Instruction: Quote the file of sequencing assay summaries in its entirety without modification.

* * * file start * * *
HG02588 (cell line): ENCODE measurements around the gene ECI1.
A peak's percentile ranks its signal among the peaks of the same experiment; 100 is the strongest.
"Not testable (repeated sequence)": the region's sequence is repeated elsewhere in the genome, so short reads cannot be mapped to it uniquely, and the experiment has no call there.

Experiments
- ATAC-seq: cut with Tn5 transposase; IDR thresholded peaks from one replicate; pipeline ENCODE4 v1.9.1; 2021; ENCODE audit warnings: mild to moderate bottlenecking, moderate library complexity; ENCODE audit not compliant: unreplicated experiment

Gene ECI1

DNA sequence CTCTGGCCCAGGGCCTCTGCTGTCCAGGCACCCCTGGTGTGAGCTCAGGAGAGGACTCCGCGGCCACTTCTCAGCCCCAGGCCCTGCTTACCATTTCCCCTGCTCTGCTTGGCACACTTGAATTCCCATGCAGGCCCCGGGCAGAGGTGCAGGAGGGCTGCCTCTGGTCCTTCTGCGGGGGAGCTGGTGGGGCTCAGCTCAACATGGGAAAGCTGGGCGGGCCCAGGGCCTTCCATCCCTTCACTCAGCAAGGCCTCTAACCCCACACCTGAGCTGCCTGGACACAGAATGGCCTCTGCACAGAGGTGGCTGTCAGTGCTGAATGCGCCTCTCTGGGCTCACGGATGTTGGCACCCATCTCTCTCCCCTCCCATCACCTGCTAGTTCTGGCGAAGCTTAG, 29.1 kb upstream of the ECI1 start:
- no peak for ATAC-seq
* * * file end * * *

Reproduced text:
HG02588 (cell line): ENCODE measurements around the gene ECI1.
A peak's percentile ranks its signal among the peaks of the same experiment; 100 is the strongest.
"Not testable (repeated sequence)": the region's sequence is repeated elsewhere in the genome, so short reads cannot be mapped to it uniquely, and the experiment has no call there.

Experiments
- ATAC-seq: cut with Tn5 transposase; IDR thresholded peaks from one replicate; pipeline ENCODE4 v1.9.1; 2021; ENCODE audit warnings: mild to moderate bottlenecking, moderate library complexity; ENCODE audit not compliant: unreplicated experiment

Gene ECI1

DNA sequence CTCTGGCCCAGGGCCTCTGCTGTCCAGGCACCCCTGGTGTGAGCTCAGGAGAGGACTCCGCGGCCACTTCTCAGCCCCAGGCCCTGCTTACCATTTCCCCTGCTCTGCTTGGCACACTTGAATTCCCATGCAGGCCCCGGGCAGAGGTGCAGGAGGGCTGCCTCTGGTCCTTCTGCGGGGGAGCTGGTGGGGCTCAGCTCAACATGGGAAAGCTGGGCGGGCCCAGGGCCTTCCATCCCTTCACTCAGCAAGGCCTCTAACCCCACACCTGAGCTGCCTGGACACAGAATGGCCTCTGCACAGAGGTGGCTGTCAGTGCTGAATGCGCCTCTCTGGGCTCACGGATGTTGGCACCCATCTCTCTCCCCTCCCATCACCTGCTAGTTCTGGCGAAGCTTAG, 29.1 kb upstream of the ECI1 start:
- no peak for ATAC-seq